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Dempsey puts himself in the shop window, growing use of analytics

Five thoughts coming off a weekend spent in Boston at the 6th annual MIT Sloan Sports Analytics Conference:

1. You don't need data to appreciate Clint Dempsey. It's now becoming almost routine this season for U.S. fans following the fortunes of Fulham's Clint Dempsey. After scoring the winner for the U.S. in a historic friendly win over Italy a few days earlier, Dempsey collected a brace in Fulham's 5-0 drubbing of Wolves. Dempsey now has 12 Premier League goals this season (a personal best and American record) and 18 in all competitions. With his versatility (during his career he's played across the entire midfield and as a striker) and phenomenal improvement in finishing, it's apparent that Dempsey has outgrown Fulham. Dempsey himself has long cited a desire to play in the Champions League -- something which, with all due respect to Fulham, he's unlikely to achieve if he stays at Craven Cottage. The question of course is should Dempsey move? Or is he in fact better off being a key player for a midtier team or the 13th/14th guy on a "big team."

There's a couple of factors to consider that might hinder his move to a top PL club. The two most likely candidates that could use Dempsey's talents are Liverpool and Arsenal and both have club philosophies that would generally preclude spending the type of money that Fulham would want on a (soon-to-be) 29 year old player. Were Dempsey 24 or 25, then it's very likely the story would be different. The other members of the "Big 6" -- Spurs, Chelsea, Man City and Man United -- are already well stocked at the positions Dempsey plays and in the case of the latter three, any big expenditure on a 29-year-old attacking player would likely be earmarked more toward a marquee household name (let's face it, there's still some bias against American players out there in the industry). Having said that, you can't really begrudge any player the opportunity to move to a club that has a better prospect of winning trophies (while also vastly increasing his salary). The same burning ambition that has fueled Dempsey's remarkable growth as a player also presumably fuels his desire to test himself against the world's elite, something he'll only get on a regular basis in the Champions League. True, he'd likely find it hard to be a regular starter at certain PL teams, but there are top quality teams in Europe that are in the Champions League (or will be) where Dempsey could certainly crack the starting lineup e.g. the Schalkes, Lilles, Lazios of the world. Granted there's always a danger when a player leaves his comfort zone that he could stagnate on his new team's bench, but in Dempsey's case, I believe his game can still move to another level and to do that, it'd help to be surrounded by better quality teammates and playing in the highest level club games.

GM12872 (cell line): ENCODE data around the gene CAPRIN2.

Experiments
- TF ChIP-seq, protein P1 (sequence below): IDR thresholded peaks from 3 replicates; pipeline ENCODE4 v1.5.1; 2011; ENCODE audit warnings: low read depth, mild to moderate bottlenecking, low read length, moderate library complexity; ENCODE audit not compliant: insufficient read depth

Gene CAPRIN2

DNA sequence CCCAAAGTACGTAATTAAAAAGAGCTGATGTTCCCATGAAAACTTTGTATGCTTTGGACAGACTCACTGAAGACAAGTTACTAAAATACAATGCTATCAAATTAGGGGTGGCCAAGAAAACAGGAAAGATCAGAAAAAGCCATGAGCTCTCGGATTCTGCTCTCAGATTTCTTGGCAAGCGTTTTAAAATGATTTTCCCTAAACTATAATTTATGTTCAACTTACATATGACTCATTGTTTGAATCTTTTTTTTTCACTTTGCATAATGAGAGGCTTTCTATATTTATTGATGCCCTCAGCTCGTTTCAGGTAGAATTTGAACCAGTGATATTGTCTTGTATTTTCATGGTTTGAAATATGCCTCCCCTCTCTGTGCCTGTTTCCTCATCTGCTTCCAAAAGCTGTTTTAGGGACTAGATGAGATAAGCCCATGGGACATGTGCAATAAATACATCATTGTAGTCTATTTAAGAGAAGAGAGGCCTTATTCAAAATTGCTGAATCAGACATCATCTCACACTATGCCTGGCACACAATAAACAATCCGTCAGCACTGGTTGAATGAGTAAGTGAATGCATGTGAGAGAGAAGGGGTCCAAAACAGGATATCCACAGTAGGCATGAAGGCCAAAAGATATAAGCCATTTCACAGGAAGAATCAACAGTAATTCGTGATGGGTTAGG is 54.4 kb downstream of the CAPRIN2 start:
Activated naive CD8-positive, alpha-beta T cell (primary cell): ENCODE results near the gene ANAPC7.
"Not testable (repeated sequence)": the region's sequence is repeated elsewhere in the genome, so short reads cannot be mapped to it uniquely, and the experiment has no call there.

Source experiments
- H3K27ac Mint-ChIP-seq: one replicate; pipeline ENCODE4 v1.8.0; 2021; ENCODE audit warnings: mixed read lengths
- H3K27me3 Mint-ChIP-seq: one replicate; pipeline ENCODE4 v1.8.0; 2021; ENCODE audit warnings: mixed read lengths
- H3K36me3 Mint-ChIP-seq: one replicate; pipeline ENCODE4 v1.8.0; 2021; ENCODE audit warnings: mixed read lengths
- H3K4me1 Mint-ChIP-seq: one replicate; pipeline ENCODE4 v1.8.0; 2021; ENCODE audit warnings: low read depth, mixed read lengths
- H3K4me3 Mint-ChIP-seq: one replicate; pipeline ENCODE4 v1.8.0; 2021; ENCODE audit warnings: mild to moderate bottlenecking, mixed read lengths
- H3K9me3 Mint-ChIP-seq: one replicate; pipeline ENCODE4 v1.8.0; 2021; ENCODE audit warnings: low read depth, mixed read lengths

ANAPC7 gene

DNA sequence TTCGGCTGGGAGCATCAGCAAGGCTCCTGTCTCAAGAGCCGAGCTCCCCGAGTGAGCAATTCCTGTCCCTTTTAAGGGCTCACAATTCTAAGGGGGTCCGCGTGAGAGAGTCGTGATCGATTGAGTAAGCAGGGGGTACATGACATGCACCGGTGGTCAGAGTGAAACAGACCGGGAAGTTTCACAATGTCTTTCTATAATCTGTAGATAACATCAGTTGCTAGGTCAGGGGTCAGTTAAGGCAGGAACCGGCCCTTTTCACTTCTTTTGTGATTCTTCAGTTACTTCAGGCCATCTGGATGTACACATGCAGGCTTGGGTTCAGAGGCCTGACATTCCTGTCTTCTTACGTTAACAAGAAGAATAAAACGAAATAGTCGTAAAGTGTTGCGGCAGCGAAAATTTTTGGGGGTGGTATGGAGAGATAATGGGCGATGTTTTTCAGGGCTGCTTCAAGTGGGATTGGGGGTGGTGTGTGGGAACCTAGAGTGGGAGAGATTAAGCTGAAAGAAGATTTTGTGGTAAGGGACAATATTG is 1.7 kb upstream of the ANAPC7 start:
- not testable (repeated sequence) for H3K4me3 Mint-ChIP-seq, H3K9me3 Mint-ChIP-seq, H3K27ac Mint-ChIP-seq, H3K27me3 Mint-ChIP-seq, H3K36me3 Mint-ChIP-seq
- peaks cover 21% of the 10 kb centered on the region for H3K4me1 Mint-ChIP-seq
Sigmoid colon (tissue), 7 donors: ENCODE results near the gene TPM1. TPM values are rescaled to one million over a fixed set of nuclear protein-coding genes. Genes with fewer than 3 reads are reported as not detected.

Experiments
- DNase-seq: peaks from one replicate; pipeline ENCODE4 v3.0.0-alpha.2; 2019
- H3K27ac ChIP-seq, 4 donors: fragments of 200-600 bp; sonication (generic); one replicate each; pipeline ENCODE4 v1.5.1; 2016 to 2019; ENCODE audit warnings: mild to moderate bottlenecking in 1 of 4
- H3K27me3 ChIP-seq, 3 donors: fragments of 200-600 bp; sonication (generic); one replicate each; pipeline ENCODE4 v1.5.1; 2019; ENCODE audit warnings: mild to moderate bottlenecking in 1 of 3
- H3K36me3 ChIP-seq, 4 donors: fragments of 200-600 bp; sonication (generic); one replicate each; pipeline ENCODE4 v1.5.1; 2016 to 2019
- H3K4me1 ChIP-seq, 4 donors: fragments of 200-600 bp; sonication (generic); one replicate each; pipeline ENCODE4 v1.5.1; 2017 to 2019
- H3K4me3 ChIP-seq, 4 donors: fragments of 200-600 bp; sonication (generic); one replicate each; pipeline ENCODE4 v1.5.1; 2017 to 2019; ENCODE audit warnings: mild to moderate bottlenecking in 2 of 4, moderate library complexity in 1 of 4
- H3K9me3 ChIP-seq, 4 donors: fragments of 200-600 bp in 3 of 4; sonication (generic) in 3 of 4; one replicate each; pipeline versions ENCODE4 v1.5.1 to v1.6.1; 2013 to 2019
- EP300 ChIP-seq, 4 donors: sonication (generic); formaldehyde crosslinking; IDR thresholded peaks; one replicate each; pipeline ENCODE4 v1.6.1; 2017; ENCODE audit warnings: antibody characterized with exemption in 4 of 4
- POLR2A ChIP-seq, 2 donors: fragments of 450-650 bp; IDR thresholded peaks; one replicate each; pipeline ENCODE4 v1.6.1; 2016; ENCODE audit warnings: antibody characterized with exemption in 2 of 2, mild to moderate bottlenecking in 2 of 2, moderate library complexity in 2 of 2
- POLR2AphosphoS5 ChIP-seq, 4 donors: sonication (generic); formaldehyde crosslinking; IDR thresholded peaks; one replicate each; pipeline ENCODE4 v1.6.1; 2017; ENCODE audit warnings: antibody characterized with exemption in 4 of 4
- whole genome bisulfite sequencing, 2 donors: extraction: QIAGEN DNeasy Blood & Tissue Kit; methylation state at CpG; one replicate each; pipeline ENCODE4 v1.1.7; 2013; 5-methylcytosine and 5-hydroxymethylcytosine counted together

2. David Gill provides an interesting footnote. Manchester United CEO Gill was one of the participants in the "Business of Sports: Winning Off the Field" panel. One thing he mentioned which caught the attention of those in attendance was that there were new owners of a PL team who didn't know about relegation. "Not sure what the due diligence was there," stated Gill of said owners. I later spoke to Gill directly to clarify erroneous rumors spreading on Twitter that Gill was in fact alluding to Fenway Sports Group's purchase of Liverpool. Gill categorically denied that he had been referencing or inferring that it was FSG in any form and said that he held Liverpool's owners in the highest regard. "I would never say anything negative about John W Henry, ever." However, when I put it to Gill that the party he was in fact referring to was Venky's (it's long been believed in some quarters of the industry that the mechanics of relegation was just one among various things Venky's were unaware of when acquiring Blackburn), Gill said nothing but gave a broad smile.